Lower Taxes and Higher per $1,000 Revenue… Go Figure
Although I’m loath to feed his attention addiction, via his recital of standard lefty rhetoric, Pat Crowley raises a point worth addressing:
… with the report basing its analysis on taxes as a percentage of personal income per $1000, it totally glosses over the point, which the quoted section above confirms, that our tax burden is regressive to the point of absurdity. See, by lumping in everyone, and then calculating the burden, the report assumes that we all pay the same rate on our taxes and that we all pay taxes on the same things. No, by relying more heavily on things like property tax, the distribution of the taxes is weighted more heavily on the bottom.
The report is from the RI Department of Revenue, and the following is that paragraph that he’d just cited:
Regarding state and local individual income tax burdens, Rhode Island ranked 24th nationally in FY 2006 with Rhode Islanders paying $26.10 per $1,000 of personal income. Both Connecticut and Massachusetts ranked higher than Rhode Island with each state ranking in the top 15 nationally in state and local individual income tax burden. For Connecticut, which ranked 11th nationally in FY 2006, taxpayers paid $33.42 per $1,000 of state personal income while for Massachusetts, which ranked 7th nationally, taxpayers paid $36.17 per $1,000 of state personal income.
It takes but a smidgen of intellectual curiosity to discern why Crowley’s closer to an accurate statement when he complains of the report’s “lumping in everyone, and then calculating the burden,” and why the point for which that consideration argues is actually the opposite of what he intends. As Anchor Rising readers are aware, the progressives’ argument is that the state has been giving away all of its revenue in the form of tax cuts for the rich, thus starving state labor and public services of funds. The bleedingly simple solution, of course, is to jack those taxes back up for the cruelly wealthy.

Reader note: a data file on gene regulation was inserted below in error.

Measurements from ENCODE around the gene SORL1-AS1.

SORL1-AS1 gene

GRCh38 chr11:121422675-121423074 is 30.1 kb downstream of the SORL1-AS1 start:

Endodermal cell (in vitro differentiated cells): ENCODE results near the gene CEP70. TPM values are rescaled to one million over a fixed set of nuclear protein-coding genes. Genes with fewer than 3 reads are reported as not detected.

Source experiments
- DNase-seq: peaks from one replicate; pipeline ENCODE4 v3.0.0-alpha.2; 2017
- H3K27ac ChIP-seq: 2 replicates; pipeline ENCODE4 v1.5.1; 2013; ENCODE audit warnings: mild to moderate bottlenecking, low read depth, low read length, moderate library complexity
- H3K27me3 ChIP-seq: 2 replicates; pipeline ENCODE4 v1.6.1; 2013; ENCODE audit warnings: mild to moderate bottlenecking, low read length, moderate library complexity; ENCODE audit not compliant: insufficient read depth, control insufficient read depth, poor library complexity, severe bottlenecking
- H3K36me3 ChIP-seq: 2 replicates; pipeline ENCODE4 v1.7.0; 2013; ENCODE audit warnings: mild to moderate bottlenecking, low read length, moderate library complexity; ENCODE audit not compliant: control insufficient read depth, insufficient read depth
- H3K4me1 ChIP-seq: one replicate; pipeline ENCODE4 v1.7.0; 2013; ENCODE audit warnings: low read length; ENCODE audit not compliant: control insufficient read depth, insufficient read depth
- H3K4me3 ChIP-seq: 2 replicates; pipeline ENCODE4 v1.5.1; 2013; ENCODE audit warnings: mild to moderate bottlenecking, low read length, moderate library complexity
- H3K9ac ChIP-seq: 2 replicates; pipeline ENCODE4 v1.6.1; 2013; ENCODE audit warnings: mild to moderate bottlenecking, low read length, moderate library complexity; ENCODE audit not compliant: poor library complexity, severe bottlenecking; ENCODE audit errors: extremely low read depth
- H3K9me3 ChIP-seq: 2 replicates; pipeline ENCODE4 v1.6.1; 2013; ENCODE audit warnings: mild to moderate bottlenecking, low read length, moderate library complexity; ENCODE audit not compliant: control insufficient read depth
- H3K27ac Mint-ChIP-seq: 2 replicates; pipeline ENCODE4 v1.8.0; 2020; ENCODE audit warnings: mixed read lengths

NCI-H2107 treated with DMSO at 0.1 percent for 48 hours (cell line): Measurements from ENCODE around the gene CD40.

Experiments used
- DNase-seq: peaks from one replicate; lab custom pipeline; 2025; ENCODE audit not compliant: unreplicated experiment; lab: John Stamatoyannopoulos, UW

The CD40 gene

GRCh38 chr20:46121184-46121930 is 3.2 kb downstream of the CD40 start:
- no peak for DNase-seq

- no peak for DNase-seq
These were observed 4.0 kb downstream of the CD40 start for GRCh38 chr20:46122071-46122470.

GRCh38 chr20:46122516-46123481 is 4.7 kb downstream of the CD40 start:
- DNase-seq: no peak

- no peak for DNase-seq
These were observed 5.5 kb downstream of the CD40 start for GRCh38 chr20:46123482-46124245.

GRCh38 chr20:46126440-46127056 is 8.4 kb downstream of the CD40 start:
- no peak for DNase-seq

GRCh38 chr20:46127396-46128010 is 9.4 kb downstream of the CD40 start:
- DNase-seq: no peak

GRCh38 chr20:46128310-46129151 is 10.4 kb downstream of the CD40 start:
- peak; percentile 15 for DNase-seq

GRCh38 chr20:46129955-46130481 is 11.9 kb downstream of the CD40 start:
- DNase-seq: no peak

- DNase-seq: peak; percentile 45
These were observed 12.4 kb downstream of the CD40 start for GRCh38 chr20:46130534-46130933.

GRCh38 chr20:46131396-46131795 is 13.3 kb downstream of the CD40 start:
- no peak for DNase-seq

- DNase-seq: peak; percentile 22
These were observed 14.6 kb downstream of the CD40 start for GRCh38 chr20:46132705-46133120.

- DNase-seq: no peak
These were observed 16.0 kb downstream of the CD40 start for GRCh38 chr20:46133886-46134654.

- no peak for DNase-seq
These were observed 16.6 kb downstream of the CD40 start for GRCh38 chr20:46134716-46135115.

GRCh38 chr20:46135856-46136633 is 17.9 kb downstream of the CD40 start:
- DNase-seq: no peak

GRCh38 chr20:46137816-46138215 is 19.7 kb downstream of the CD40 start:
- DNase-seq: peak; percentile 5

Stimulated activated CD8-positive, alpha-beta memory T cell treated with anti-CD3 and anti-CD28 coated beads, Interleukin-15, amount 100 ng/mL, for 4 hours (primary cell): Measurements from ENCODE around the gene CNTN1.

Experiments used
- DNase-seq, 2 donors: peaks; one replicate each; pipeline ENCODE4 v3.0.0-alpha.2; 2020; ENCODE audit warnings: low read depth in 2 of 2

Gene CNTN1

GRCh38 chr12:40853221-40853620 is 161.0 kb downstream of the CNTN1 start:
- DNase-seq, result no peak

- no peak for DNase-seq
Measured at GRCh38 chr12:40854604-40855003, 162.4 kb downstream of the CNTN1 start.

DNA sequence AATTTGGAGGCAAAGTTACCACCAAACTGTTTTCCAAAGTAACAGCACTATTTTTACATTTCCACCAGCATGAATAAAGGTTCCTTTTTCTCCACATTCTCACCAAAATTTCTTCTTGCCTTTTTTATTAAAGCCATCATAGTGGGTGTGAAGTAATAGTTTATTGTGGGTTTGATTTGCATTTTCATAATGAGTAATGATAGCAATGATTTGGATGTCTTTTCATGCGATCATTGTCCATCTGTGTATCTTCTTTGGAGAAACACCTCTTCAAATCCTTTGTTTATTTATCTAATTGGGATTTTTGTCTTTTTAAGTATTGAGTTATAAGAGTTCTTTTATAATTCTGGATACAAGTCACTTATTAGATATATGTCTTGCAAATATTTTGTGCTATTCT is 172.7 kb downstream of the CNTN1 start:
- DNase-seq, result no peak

But here’s the thing: With regard to income tax, Connecticut and Massachusetts may have collected more per $1,000 of their populations’ aggregate income, but both states have lower taxes “on the rich.” Any guesses as to how that apparent contradiction occurs, Mr. Crowley?
The answer, obviously, is that Massachusetts and Connecticut have greater percentages of their populations inhabiting higher tax brackets. In 2005 (the latest year for which I’ve gotten around to aggregating the relevant information for all three states), Rhode Island’s average adjusted gross income was $50,790, compared with Massachusetts’s $62,855 and Connecticut’s $73,073. That year, 10.23% of Rhode Islanders’ federal tax returns were on income greater than $100,000, while the percentages were 13.84% for Massachusetts and 15.54% for Connecticut.
The same considerations come into play with other forms of taxes — whereby our gauges might be deceptive. If Rhode Island were to cut its sales tax, for example, it might actually see its “sales tax burden” go up, yet the result would be more commerce, and more income, for Rhode Islanders.